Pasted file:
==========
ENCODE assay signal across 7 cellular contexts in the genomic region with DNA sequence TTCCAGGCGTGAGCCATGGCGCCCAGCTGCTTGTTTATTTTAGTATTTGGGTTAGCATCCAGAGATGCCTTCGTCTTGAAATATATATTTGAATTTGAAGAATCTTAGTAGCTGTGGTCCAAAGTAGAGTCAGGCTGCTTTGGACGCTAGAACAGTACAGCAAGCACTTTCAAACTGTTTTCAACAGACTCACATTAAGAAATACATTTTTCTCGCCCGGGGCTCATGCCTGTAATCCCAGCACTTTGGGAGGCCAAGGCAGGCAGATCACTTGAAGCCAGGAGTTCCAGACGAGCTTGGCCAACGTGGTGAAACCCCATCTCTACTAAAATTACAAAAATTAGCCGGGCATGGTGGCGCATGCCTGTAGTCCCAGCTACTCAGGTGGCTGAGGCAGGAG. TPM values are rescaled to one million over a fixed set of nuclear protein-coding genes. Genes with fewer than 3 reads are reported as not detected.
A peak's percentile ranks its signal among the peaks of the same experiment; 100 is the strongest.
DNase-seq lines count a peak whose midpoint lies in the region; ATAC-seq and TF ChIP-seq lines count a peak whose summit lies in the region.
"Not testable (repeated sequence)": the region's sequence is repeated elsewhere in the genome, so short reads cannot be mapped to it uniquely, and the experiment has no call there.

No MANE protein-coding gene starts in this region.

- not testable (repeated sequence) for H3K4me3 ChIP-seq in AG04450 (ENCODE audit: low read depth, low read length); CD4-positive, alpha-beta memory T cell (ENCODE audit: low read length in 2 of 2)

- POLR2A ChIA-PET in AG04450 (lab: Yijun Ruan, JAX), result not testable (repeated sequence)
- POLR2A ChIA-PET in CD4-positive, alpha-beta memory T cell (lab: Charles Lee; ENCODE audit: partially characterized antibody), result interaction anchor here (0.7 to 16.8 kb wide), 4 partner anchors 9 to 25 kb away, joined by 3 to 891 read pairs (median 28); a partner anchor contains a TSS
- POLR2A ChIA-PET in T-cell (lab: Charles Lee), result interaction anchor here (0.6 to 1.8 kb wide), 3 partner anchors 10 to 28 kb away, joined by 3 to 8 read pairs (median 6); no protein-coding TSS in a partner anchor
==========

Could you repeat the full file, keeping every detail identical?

ENCODE assay signal across 7 cellular contexts in the genomic region with DNA sequence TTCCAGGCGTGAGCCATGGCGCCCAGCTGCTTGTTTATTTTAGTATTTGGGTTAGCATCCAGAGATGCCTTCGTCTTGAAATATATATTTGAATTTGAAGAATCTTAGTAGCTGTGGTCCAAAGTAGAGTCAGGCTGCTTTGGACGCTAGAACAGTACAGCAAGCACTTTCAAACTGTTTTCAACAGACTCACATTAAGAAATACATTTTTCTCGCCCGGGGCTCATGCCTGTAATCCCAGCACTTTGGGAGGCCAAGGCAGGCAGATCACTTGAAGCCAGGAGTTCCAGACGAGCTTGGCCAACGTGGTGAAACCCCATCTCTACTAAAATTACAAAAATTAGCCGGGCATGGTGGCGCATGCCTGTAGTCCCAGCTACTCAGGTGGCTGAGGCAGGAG. TPM values are rescaled to one million over a fixed set of nuclear protein-coding genes. Genes with fewer than 3 reads are reported as not detected.
A peak's percentile ranks its signal among the peaks of the same experiment; 100 is the strongest.
DNase-seq lines count a peak whose midpoint lies in the region; ATAC-seq and TF ChIP-seq lines count a peak whose summit lies in the region.
"Not testable (repeated sequence)": the region's sequence is repeated elsewhere in the genome, so short reads cannot be mapped to it uniquely, and the experiment has no call there.

No MANE protein-coding gene starts in this region.

- not testable (repeated sequence) for H3K4me3 ChIP-seq in AG04450 (ENCODE audit: low read depth, low read length); CD4-positive, alpha-beta memory T cell (ENCODE audit: low read length in 2 of 2)

- POLR2A ChIA-PET in AG04450 (lab: Yijun Ruan, JAX), result not testable (repeated sequence)
- POLR2A ChIA-PET in CD4-positive, alpha-beta memory T cell (lab: Charles Lee; ENCODE audit: partially characterized antibody), result interaction anchor here (0.7 to 16.8 kb wide), 4 partner anchors 9 to 25 kb away, joined by 3 to 891 read pairs (median 28); a partner anchor contains a TSS
- POLR2A ChIA-PET in T-cell (lab: Charles Lee), result interaction anchor here (0.6 to 1.8 kb wide), 3 partner anchors 10 to 28 kb away, joined by 3 to 8 read pairs (median 6); no protein-coding TSS in a partner anchor